Saturday, May 7, 2011

Former President of Pakistan Musharraf Could Now Be Targeted for Assassination by al Qaeda or U.S.

By Nicholas Contompasis

"I can recall right after 9-11 the demeanor of the President of Pakistan Pervez Musharraf, as being scared to death. At first blush it was said that it was due to threats by the U.S. that we would bomb them back to the stone age which wouldn't have been a long trip. But, now after realizing that bin Laden had been in Pakistan all along, he was lying to the U.S. while cutting a deal with al Qaeda to protect bin Laden. He took billions of U.S. dollars and looked like he was trying to find bin Laden when he had him all along.
Should the U.S. be pissed? You bet and it looks like al Qaeda is also. Since President Obama okay'd the assassination of bin Laden it looks as though it's back to the good old days of bumping off heads of state.
Better watch out leaders of the free world we have a wounded bear on our hands and the rules have been thrown out the window."

'Scared' Musharraf dumps plan to return to Pakistan

ANI, Apr 10, 2011, 06.55pm IST

ISLAMABAD: Former military ruler Pervez Musharraf has abandoned his plans of returning to Pakistan from self-exile in Britain after the Pakistani military leadership refused to provide him extra security to counter multiple threats to his life.
Musharraf, who launched his own political party All Pakistan Muslim League (APML) in October 2010, has claimed several times that he would return to lead the party and contest the next elections.
Musharraf's associates said the former president has been seeking guarantees of security from the current military leadership beyond that to which he is entitled to as a former president.
"He is scared ... naturally, the level of threat he faces is much higher than the usual security. That's why he wanted to be dead sure that enemies couldn't get him if he comes back," The Express Tribune quoted a friend of Musharraf, as saying on the condition of anonymity.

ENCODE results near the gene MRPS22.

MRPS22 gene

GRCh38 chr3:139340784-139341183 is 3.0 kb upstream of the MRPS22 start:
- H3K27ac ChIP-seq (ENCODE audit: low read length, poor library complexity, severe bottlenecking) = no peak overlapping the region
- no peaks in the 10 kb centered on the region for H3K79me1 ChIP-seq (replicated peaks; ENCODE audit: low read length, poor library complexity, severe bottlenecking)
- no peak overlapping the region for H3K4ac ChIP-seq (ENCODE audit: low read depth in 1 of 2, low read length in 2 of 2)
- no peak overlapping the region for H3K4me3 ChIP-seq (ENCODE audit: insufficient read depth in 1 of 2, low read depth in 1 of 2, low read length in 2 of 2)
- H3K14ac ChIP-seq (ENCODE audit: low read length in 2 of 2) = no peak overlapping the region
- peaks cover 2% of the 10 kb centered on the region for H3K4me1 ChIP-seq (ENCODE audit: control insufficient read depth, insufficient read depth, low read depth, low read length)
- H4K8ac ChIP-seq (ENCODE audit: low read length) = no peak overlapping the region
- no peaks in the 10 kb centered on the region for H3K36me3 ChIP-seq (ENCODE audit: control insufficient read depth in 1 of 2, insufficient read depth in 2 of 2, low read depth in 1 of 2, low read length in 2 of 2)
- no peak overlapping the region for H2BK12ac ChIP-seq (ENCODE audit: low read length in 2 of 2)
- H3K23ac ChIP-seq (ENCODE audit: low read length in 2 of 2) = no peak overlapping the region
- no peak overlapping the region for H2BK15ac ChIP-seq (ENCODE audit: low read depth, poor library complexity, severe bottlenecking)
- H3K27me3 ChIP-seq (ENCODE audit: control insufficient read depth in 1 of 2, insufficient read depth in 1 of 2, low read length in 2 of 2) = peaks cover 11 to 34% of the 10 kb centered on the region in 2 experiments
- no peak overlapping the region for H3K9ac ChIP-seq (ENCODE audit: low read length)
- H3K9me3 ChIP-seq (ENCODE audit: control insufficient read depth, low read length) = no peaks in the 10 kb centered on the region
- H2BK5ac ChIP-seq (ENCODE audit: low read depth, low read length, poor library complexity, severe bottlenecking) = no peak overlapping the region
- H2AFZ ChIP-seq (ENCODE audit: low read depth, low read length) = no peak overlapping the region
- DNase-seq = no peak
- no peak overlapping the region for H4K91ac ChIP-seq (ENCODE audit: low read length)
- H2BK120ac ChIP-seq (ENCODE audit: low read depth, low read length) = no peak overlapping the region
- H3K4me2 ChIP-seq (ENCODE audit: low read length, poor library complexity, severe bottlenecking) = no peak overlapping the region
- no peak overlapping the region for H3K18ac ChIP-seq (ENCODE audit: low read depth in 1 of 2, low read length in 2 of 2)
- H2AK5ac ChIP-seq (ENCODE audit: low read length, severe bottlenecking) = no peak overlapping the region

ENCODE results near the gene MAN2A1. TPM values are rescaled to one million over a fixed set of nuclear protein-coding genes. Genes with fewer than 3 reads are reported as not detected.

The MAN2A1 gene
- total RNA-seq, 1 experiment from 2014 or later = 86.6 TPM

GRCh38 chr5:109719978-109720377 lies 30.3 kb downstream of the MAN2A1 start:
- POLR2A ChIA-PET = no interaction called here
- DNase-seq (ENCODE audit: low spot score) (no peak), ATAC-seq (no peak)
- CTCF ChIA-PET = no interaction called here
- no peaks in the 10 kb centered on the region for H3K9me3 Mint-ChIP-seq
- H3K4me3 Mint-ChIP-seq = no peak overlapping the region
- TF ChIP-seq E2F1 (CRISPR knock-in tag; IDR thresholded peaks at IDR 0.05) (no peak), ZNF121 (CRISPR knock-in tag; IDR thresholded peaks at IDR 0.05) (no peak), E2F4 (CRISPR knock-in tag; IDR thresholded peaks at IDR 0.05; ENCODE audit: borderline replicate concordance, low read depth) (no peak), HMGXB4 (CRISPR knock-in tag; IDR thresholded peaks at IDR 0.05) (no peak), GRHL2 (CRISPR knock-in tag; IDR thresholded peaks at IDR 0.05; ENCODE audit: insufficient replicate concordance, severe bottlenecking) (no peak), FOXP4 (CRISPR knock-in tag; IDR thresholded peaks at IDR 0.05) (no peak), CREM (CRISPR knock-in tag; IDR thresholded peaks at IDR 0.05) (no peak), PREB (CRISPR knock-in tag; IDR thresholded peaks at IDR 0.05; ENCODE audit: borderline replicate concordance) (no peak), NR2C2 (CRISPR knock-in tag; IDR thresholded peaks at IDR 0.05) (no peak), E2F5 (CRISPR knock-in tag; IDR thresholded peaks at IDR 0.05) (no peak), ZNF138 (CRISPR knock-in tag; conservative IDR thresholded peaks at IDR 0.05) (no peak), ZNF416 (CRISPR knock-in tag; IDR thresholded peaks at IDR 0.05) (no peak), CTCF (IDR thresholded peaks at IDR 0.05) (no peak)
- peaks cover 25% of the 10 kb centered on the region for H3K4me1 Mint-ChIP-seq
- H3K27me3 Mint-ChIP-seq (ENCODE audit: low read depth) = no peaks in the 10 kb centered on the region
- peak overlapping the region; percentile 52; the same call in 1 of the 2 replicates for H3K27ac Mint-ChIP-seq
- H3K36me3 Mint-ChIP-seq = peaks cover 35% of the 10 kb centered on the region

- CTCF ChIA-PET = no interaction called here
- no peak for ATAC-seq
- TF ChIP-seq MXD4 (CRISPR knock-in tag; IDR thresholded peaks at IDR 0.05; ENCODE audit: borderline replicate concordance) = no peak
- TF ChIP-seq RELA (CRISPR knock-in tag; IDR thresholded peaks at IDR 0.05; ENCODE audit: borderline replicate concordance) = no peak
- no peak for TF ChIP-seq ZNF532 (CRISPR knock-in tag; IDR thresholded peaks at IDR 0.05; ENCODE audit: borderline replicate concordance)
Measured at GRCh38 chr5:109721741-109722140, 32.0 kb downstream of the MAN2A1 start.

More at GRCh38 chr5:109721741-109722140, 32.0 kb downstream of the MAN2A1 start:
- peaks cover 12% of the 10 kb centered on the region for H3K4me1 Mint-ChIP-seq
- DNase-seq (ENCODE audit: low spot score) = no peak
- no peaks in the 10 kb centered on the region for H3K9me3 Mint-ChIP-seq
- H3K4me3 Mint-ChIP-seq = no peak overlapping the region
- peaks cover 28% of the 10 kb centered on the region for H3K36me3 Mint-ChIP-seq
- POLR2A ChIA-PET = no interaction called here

"And of course who else, other than the military, the army, can provide that sort of security," the person added.
But Musharraf's hopes faded when the current hierarchy of the Pakistan military cold-shouldered his demands for extra security to spearhead his politics in Pakistan.
"It looks they (military generals) are not interested in him and his political designs anymore ... it is not their tradition to support a former chief's political gamble ... because they are of no use," commented another associate on possible reasons for which the APML leader might have been denied the extra security.
Al Qaeda, which operates in Pakistan's tribal areas with its local partners, including the Tehreek-e-Taliban Pakistan (TTP), has been on the hunt for Musharraf.
The former general was twice targeted by Al Qaeda's 313 brigade and the Amjad Farooqi group of the Punjabi Taliban even when he was the president.
"And now he can be an easy prey for them ... they might still want to get him whenever possible," said another friend of Musharraf.

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